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In wartime Yemen, children find solace in music
Children attend a music class at the Al-Nawras school in Taez, Yemen's third city, in the country's southwest, on January 23, 2019. The three-storey Al-Nawras school was hit in 2015-2016, right after Saudi Arabia and its allies joined the government's fight against the Huthis. When it reopened its doors, walls still pockmarked with bullet holes, educators decided to expand the music programme, making it part of the core curriculum alongside maths and Arabic, with the hope that it would restore joy to their students' days. AHMAD AL-BASHA / AFP.



TAEZ (AFP).- The sound of music fills the halls at a school in the Yemeni city of Taez, where little Nazira al-Jaafari sits at a keyboard as a teacher takes her through the notes.

"I love music," said Jaafari, a pupil at the Al-Nawares school where tutors are trying to help students temporarily forget the ongoing war.

"Whenever I feel sad or uncomfortable, I play music."

She has built up an eclectic repertoire, including happy birthday and cult songs by Arab icons Fairuz and Umm Kalthoum.

"I just hope that Yemen will win this war," she said before exhaling deeply, then smiling and adding: "And that we can live a new life."

Taez, a city in the southwestern Yemeni highlands, was once known for its coffee beans, grown at high elevation and exported through the famed port of Mokha.

Today, the city is home to some of the most intense fighting in a war between Yemen's Iran-backed Huthi rebels and rival government forces allied with a regional military coalition led by powerhouse Saudi Arabia.

The United Nations has urged both parties to open humanitarian corridors to besieged Taez, where state troops are embedded inside city limits -- surrounded by rebel forces.

The three-storey Al-Nawares school was hit in 2015-2016, right after Saudi Arabia and its allies joined the government's fight against the Huthis.

When it reopened its doors, walls still pockmarked with bullet holes, educators decided to expand the music programme, making it part of the core curriculum alongside maths and Arabic, with the hope that it would restore joy to their students' days.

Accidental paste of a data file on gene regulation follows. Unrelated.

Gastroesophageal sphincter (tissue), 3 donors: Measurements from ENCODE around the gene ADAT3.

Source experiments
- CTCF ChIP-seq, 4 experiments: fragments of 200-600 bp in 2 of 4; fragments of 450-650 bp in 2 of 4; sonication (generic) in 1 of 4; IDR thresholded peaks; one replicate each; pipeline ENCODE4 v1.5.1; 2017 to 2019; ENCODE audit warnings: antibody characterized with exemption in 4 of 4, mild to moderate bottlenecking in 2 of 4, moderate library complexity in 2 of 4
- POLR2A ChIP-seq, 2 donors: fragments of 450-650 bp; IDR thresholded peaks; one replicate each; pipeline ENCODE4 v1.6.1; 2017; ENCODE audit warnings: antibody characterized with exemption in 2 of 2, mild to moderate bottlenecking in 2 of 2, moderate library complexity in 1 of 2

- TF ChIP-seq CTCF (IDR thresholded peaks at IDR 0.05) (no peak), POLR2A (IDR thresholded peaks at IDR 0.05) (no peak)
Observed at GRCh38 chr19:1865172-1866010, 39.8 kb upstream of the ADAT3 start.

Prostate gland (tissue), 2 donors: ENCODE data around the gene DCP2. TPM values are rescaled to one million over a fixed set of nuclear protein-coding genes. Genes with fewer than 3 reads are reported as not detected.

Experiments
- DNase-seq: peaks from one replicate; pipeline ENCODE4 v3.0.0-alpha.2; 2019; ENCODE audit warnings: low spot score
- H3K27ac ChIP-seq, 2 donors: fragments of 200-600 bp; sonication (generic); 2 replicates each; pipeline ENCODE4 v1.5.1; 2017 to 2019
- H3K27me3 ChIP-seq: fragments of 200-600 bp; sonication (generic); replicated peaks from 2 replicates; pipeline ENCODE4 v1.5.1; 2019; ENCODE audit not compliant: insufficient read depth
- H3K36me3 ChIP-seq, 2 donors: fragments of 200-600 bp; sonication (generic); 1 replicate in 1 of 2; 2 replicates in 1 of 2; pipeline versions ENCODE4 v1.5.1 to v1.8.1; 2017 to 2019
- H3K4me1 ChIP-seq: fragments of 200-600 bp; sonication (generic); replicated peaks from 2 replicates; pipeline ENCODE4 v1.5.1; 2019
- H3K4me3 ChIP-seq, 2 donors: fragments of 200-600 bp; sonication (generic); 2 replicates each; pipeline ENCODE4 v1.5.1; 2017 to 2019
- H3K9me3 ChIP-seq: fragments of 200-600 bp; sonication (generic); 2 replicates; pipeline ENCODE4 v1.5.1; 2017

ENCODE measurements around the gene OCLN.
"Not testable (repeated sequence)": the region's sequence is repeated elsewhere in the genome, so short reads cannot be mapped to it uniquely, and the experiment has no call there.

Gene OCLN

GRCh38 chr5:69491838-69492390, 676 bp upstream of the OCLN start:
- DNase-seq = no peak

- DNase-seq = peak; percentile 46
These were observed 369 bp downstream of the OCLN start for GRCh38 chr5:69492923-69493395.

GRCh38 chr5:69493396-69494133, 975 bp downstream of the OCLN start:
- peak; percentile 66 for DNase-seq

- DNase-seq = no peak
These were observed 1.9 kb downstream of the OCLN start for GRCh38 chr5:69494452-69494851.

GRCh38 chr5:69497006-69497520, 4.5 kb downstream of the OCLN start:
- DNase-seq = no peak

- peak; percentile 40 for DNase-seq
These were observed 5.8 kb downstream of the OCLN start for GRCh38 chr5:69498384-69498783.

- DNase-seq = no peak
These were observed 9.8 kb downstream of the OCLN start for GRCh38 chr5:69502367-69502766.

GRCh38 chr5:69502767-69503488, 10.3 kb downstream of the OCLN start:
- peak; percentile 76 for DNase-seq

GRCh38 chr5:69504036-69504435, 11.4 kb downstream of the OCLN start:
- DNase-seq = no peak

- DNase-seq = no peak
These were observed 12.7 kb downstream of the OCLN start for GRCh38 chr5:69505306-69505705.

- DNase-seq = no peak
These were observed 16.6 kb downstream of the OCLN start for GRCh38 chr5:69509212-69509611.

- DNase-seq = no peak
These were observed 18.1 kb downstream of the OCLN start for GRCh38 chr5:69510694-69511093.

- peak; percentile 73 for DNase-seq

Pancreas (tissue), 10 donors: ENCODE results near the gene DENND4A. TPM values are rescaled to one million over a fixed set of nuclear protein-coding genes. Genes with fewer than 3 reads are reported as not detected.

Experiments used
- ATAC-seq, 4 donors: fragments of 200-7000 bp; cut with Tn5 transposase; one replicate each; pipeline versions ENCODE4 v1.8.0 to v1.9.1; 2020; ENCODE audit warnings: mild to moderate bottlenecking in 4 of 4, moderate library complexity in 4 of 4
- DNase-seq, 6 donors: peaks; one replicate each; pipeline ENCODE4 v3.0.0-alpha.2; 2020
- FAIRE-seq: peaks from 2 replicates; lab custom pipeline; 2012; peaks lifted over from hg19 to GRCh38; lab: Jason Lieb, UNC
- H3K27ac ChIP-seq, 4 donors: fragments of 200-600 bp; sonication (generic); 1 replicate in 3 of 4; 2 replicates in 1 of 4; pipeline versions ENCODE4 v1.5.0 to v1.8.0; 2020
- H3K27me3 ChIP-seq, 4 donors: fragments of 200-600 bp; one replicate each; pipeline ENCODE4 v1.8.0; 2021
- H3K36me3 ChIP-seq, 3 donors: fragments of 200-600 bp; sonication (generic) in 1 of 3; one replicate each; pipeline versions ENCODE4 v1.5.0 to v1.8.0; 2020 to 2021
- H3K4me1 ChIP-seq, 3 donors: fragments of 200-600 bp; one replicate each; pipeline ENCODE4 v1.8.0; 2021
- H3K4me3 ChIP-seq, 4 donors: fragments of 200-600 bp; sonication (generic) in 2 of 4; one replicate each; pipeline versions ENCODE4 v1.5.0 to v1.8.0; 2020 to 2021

"The psychological state of the students was very difficult when we reopened here, after all the shelling and bombing and fighting," said principal Shehabeddine al-Sharabi.

The head of a university in neighbouring Mokha recommended music, loaning instruments to Al-Nawares free of charge.

"Music is not an extra-curricular activity here. We can see how it impacts our students, how they are more responsive through music. It yields purely positive revenue," Sharabi said.

'Education is my weapon'
While the lessons are not part of a formal mental health programme, music therapy has been used around the world to support those who have experienced trauma.

And in the humble classrooms of Al-Nawares, dozens of boys and girls find daily, albeit temporary, reprieve from atrocities in a country the UN says is home to the world's worst humanitarian crisis.

Smiling and tapping on their desks, a class of bright-eyed students sing, in English, "My face, my face, this is my nose".

In a class later in the day, slightly older children sing "Education is a weapon".

But around two million Yemeni children are missing out on school, with half a million dropping out since 2015, according to UN figures published last March.

In Taez, teacher Abir al-Sharabi takes the time to help students -- like Jaafari -- learn to play the tunes themselves.

"There's a sense that students feel more comfortable here than in their other classes," Sharabi told AFP. "Their energy in this class is different.

"And some students even have experience in singing! All their voices are beautiful. Singing helps the psyche," she told AFP.

"War is the cause of so much pain, and sometimes it's easier to express that through song."

The Yemen conflict has killed some 10,000 people since the Saudi-led military intervention in March 2015, according to the World Health Organization, although human rights groups say the real death toll could be five times as high.


© Agence France-Presse










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